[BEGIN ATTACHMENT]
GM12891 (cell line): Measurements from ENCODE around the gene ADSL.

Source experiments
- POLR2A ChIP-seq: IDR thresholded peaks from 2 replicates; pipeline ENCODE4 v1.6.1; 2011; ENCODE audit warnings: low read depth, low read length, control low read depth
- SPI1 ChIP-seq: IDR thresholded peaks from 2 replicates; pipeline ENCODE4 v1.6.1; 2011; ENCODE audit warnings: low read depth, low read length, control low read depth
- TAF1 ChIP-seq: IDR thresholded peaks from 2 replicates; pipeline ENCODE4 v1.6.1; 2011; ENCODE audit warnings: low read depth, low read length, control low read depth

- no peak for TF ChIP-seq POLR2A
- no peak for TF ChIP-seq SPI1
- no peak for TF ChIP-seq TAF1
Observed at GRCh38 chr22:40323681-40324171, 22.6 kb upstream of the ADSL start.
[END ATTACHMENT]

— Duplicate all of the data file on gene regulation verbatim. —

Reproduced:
GM12891 (cell line): Measurements from ENCODE around the gene ADSL.

Source experiments
- POLR2A ChIP-seq: IDR thresholded peaks from 2 replicates; pipeline ENCODE4 v1.6.1; 2011; ENCODE audit warnings: low read depth, low read length, control low read depth
- SPI1 ChIP-seq: IDR thresholded peaks from 2 replicates; pipeline ENCODE4 v1.6.1; 2011; ENCODE audit warnings: low read depth, low read length, control low read depth
- TAF1 ChIP-seq: IDR thresholded peaks from 2 replicates; pipeline ENCODE4 v1.6.1; 2011; ENCODE audit warnings: low read depth, low read length, control low read depth

- no peak for TF ChIP-seq POLR2A
- no peak for TF ChIP-seq SPI1
- no peak for TF ChIP-seq TAF1
Observed at GRCh38 chr22:40323681-40324171, 22.6 kb upstream of the ADSL start.